Imagine this: you work at a bank in Córdoba, Argentina. It’s a steady, undemanding job — maybe a little dull — but you do it well. Then, one day, a co-worker tells you he’s stolen $650,000 and wants you to stash it for him for a while. You’ll get half. That’s all there is to it. Just keep quiet. Most filmmakers would see this as the jumping-off point for a taut, nervous thriller, but that’s just not how Rodrigo Moreno rolls. The Argentine writer-director (A Mysterious World, TIFF ’11) is more interested in how relationships form and dissolve under the pressures of ordinary life, and the way people respond to radical change. The Delinquents lets him play with those ideas in the context of a genre we think we know inside out. Certainly, being offered $325,000 (US!) for doing almost nothing is a radical change for Roman (Esteban Bigliardi), who’s less interested in the morality of becoming an accomplice to his colleague Morán (Daniel Elias) than he is in where Morán wants him to hide the cash. And that leads him, and the film, to a long interlude in the countryside, where Roman will meet some very nice people and discover a whole new, enticing way of living.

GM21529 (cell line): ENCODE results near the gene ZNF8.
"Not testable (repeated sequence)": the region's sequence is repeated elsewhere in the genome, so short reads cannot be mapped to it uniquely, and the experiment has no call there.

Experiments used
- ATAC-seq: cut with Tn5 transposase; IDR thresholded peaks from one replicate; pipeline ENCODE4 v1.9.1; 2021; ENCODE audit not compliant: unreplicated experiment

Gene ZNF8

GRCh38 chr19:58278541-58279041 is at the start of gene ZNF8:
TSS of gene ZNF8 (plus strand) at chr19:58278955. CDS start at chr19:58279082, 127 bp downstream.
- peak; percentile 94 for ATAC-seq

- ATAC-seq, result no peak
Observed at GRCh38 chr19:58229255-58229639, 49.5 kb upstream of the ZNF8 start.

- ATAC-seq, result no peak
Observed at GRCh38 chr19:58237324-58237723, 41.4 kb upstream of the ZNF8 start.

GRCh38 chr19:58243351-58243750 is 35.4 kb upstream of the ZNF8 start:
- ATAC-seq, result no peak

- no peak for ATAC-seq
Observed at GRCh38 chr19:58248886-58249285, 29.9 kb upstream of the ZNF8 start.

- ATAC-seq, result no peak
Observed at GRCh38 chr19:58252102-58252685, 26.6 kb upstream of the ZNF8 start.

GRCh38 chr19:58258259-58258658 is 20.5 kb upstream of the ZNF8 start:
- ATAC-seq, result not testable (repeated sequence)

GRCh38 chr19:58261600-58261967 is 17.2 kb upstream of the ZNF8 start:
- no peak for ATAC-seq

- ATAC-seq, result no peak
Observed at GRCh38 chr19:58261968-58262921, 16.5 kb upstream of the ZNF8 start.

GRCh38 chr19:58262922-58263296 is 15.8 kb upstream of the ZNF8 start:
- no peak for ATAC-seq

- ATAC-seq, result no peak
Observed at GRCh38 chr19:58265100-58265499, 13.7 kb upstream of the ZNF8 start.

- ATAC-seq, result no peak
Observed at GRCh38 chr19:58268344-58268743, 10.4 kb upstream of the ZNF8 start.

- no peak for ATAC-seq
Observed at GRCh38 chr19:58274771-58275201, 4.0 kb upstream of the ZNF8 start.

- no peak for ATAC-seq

In 2012, the head union representative of a French multinational nuclear powerhouse becomes a whistle-blower, denouncing top-secret deals that shake the French nuclear sector. Alone against the world, Maureen Kearney fights government ministers and industry leaders to bring the scandal to light and defend more than 50,000 jobs.
Immediate Family tracks the rise and collaborations of a group of legendary studio musicians through the 1970s and onward, chronicling their illustrious partnerships and their formidable record of hit-making. Directed by Denny Tedesco, whose documentary The Wrecking Crew followed the first wave of studio musicians in the 60s, the film reveals the machinery behind the booming era of the singer-songwriter, when the talents of these four musicians were in furious demand. The foundations of their enduring friendship, formed on the road and in studios, is recalled with dynamite clarity —reminisced with fondness through intimate interviews with the guys themselves, as well as the memories of some of rock’s most iconic voices. Immediate Family is a backstage tour spanning multiple eras of musical history.